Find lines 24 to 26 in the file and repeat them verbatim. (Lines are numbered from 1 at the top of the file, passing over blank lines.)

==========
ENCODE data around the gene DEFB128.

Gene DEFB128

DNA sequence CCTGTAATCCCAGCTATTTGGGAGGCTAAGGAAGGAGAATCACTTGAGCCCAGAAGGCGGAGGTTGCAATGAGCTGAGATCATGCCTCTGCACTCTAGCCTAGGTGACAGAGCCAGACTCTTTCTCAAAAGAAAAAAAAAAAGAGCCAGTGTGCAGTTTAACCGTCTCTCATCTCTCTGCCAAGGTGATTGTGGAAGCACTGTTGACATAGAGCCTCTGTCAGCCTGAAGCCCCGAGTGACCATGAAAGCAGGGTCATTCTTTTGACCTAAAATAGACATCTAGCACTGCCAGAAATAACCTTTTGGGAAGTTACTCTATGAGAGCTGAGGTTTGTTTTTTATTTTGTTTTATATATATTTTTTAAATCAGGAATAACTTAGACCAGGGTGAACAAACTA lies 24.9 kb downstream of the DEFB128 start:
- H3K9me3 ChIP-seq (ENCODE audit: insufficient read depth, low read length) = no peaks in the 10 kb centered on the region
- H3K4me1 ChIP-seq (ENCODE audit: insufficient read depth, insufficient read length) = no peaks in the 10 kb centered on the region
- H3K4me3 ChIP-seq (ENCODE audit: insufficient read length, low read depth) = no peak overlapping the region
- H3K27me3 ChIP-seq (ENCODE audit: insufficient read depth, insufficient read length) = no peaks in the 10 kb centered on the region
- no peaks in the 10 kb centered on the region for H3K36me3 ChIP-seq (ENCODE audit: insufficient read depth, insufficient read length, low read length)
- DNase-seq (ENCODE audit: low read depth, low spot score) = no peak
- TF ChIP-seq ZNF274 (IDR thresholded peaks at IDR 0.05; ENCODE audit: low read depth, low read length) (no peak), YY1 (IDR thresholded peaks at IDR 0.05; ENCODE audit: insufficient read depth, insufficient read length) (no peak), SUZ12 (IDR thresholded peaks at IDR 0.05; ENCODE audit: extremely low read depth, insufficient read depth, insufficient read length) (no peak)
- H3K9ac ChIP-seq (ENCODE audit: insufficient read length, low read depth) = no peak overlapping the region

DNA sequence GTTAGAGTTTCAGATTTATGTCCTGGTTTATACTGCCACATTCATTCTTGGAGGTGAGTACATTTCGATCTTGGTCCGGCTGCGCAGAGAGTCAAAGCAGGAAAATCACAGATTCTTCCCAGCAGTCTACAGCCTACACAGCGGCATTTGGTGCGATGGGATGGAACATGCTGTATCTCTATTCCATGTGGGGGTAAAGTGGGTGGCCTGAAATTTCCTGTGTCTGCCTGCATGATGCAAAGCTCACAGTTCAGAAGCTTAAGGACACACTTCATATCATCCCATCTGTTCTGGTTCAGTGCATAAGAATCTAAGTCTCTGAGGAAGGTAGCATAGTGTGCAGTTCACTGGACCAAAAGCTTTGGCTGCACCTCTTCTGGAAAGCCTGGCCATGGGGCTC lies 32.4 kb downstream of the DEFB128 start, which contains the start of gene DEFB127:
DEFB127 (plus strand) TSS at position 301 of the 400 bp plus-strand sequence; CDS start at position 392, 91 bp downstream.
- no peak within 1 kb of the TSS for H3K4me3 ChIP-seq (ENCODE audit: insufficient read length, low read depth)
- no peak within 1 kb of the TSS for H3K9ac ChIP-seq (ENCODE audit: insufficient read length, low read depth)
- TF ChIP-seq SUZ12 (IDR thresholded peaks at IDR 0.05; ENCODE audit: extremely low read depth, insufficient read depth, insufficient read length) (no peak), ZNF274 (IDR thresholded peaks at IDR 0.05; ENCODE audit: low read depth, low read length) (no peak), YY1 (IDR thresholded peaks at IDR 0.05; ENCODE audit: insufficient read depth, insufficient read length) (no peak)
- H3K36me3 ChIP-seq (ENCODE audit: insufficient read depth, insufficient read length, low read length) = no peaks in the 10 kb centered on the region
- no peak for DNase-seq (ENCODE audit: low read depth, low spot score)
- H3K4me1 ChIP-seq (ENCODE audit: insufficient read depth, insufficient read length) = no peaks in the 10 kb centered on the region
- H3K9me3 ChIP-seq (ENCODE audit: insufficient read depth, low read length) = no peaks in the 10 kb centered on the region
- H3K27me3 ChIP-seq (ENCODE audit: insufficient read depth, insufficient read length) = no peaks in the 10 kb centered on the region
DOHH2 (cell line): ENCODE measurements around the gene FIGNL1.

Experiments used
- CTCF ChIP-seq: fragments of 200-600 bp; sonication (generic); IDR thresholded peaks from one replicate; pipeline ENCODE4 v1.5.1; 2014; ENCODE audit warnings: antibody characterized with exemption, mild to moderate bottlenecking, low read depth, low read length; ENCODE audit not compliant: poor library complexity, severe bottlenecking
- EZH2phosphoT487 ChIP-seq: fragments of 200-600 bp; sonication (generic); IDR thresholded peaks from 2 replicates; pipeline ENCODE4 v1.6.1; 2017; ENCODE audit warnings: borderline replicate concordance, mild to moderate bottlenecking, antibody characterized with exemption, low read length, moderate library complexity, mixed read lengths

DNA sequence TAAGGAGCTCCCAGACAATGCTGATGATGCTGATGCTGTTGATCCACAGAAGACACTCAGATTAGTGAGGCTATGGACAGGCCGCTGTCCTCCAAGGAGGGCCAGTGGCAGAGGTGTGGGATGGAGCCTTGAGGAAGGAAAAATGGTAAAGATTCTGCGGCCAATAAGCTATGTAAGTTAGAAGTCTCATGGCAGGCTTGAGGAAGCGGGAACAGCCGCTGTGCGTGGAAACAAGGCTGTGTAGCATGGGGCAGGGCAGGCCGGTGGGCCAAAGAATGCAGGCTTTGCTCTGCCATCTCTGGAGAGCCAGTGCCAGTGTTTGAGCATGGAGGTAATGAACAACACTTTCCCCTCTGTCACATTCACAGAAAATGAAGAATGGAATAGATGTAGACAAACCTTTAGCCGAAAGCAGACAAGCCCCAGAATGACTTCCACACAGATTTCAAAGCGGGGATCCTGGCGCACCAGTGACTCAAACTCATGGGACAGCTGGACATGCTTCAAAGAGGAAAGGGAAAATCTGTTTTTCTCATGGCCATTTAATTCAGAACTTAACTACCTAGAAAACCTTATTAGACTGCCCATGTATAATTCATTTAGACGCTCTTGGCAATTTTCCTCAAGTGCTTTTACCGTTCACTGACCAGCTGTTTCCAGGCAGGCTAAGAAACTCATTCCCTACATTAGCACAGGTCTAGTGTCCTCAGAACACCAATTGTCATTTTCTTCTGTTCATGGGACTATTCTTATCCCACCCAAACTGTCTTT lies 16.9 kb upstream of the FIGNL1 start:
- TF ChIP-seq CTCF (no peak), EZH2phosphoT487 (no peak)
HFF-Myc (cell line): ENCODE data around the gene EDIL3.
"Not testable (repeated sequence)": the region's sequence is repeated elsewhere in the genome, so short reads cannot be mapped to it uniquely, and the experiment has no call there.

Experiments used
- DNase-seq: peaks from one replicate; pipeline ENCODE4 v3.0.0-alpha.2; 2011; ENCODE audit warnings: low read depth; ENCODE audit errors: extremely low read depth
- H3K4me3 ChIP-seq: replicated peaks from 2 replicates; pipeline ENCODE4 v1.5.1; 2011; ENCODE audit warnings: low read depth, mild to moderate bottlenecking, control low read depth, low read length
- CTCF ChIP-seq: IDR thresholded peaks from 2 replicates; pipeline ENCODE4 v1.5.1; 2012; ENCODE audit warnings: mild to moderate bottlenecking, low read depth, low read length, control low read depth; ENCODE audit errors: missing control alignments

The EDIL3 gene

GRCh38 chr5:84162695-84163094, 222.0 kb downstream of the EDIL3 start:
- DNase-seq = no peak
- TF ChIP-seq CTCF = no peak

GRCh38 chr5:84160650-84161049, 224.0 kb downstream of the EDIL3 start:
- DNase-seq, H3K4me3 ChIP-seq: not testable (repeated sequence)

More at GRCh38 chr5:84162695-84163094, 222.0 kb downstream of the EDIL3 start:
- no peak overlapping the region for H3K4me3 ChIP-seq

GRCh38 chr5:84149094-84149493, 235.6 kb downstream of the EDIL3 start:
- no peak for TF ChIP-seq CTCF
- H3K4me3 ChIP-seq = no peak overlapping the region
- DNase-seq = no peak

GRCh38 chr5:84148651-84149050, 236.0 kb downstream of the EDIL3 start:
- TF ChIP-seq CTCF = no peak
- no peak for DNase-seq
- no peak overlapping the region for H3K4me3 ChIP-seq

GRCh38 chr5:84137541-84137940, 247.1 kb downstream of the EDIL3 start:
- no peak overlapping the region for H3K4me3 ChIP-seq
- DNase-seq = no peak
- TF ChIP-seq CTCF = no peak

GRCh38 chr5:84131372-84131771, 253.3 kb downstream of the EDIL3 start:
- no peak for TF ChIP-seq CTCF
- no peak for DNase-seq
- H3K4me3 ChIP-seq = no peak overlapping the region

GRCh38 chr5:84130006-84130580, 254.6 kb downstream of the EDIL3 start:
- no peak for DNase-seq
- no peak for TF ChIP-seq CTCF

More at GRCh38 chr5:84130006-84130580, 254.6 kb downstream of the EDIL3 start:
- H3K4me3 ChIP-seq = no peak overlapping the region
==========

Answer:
- CTCF ChIP-seq: fragments of 200-600 bp; sonication (generic); IDR thresholded peaks from one replicate; pipeline ENCODE4 v1.5.1; 2014; ENCODE audit warnings: antibody characterized with exemption, mild to moderate bottlenecking, low read depth, low read length; ENCODE audit not compliant: poor library complexity, severe bottlenecking
- EZH2phosphoT487 ChIP-seq: fragments of 200-600 bp; sonication (generic); IDR thresholded peaks from 2 replicates; pipeline ENCODE4 v1.6.1; 2017; ENCODE audit warnings: borderline replicate concordance, mild to moderate bottlenecking, antibody characterized with exemption, low read length, moderate library complexity, mixed read lengths

DNA sequence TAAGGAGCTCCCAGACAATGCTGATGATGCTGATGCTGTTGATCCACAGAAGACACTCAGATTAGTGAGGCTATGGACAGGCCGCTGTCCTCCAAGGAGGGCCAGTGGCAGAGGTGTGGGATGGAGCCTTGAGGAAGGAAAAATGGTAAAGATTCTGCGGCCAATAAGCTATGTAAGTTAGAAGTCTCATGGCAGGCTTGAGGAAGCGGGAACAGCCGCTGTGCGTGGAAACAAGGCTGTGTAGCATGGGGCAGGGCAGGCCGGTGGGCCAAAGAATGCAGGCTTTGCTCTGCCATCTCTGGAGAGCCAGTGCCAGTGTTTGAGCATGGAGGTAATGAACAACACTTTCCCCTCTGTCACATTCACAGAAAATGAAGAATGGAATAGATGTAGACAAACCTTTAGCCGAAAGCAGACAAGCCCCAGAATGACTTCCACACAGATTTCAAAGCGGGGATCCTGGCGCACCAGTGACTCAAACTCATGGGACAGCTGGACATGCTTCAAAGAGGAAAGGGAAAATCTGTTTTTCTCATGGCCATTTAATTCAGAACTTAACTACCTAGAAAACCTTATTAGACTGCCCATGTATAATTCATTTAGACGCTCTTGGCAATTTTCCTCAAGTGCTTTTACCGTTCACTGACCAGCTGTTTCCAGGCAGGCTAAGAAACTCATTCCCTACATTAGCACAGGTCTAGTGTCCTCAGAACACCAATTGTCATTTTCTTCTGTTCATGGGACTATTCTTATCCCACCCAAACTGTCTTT lies 16.9 kb upstream of the FIGNL1 start: